Hollinghurst’s prose remains consistently but judiciously elegant. He has learnt, as Martin Amis for one never has, that Keats’s injunction to load every rift with ore is terrible advice for the prose writer. He is, as usual, excellent with the quotidian observation: Johnny watches the brushes of a London street-cleaning truck “almost beautifully missing the seven or eight bits of rubbish on the cobbles and leaving a wet dirty smear as it circled, turned, and disappeared the way it had come.”
The evocation of motorways and provincial towns (this time, Nuneaton) is as sharp as ever. Never has the experience of dyslexia been more lyrically conveyed than in the passage where the teenaged Johnny looks a piece of text to see
the occasional chimneys that ran straight down between words, line after line, or climbed like diagonal flues across a long paragraph, the odd accidental poolings of ascenders, descenders and inverted commas into small abstract images, knots, mouths, sea anemones…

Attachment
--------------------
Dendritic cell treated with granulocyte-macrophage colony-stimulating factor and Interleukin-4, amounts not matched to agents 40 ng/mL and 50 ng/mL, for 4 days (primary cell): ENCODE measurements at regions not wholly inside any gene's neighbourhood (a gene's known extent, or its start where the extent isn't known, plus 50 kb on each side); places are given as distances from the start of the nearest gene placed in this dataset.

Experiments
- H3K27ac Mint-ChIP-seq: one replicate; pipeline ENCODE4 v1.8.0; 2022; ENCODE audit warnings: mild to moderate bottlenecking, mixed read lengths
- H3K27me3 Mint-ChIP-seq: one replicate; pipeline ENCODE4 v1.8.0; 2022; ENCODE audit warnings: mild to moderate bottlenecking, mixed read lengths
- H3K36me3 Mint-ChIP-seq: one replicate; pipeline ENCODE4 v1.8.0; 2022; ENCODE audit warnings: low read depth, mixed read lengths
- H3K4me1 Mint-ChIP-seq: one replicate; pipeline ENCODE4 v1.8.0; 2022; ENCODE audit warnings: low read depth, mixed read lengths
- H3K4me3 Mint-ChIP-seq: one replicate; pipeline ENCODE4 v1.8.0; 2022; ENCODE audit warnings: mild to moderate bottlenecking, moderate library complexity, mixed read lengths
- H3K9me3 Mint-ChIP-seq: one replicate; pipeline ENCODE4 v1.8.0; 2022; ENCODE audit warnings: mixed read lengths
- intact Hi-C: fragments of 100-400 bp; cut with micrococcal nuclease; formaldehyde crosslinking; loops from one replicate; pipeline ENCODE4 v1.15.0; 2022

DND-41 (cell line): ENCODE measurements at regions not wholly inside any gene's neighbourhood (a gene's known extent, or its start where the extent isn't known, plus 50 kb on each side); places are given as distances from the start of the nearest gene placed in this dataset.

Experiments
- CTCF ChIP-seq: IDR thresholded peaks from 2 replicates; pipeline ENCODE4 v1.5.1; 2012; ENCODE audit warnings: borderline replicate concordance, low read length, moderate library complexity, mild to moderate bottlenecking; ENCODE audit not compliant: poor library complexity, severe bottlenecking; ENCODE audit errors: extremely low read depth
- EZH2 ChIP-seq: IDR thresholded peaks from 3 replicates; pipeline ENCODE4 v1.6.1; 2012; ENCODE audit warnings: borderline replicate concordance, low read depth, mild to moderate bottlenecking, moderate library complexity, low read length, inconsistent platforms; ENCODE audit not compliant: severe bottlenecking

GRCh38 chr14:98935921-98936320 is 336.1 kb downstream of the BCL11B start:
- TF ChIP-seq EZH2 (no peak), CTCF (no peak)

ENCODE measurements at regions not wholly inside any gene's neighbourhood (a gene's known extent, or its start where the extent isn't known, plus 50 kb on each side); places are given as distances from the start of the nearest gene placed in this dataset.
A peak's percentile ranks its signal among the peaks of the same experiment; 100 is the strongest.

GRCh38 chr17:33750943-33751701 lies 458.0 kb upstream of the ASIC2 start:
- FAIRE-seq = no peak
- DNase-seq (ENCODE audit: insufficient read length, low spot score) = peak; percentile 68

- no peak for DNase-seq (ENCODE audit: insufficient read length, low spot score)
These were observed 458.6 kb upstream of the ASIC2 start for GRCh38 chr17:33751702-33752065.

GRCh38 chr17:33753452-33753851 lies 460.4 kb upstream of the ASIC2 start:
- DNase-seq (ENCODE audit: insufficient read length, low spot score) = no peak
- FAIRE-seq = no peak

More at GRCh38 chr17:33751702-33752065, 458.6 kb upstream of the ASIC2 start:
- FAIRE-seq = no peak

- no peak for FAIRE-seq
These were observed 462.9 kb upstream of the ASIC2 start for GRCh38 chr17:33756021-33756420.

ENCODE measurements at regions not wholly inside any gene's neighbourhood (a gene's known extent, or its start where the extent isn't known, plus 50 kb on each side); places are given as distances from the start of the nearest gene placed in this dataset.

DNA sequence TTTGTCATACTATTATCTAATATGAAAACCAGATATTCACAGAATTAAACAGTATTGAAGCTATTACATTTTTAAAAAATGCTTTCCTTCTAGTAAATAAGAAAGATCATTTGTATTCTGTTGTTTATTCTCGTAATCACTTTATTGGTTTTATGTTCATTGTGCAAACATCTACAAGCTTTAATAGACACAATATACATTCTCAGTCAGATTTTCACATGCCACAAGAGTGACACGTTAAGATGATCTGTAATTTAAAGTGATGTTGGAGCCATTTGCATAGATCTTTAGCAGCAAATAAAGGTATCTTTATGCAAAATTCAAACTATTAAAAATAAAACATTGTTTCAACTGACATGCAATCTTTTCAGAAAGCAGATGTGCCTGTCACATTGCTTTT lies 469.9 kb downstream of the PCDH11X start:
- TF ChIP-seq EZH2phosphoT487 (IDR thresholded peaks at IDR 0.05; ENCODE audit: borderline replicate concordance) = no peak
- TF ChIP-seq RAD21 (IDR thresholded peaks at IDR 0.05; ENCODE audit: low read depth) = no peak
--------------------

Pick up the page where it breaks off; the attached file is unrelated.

One must make do with these sundries as the main course is so lacklustre. But Hollinghurst is enough of an eminence in English letters, and sufficiently unprolific, that even a minor work is of interest simply as a book by him. His admirers should extend to him the courtesy he has extended to the lesser lights of the English canon by rescuing them from the enormous condescension of critical fashion. Ronald Firbank, Peter Pears and Angus Wilson (the focus of important scenes in earlier novels) will be pleased to be joined as beneficiaries of Hollinghurst’s bounty by Walter Sickert, Graham Sutherland and Iris Murdoch. The Sparsholt Affair may well end up being remembered as a celebration of the gloriously minor English tradition in which Hollinghurst himself asks to be read.